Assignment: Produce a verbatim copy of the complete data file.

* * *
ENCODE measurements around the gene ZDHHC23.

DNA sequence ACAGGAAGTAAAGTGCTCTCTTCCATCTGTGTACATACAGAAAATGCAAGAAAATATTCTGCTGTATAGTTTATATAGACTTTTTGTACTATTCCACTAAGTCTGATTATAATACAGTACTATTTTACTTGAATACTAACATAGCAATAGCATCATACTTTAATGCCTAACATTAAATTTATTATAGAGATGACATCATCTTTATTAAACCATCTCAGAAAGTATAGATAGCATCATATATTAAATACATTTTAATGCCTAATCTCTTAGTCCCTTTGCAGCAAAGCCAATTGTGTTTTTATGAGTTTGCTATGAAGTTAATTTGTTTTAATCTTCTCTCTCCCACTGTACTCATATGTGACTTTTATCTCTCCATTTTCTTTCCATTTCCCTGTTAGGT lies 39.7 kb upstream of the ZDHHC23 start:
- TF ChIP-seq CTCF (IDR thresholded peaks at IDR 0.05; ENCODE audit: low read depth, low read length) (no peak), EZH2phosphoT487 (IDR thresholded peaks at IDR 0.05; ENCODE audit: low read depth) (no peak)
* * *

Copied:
ENCODE measurements around the gene ZDHHC23.

DNA sequence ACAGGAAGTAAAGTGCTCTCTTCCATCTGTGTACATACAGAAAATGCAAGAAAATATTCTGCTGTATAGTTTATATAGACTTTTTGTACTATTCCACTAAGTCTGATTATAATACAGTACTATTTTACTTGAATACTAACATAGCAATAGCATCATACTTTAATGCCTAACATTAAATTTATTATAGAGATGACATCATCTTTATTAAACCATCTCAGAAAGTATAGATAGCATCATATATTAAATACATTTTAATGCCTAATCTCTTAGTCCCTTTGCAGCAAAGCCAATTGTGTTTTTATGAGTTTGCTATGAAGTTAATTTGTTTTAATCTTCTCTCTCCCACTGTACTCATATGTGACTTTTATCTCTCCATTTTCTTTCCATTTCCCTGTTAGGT lies 39.7 kb upstream of the ZDHHC23 start:
- TF ChIP-seq CTCF (IDR thresholded peaks at IDR 0.05; ENCODE audit: low read depth, low read length) (no peak), EZH2phosphoT487 (IDR thresholded peaks at IDR 0.05; ENCODE audit: low read depth) (no peak)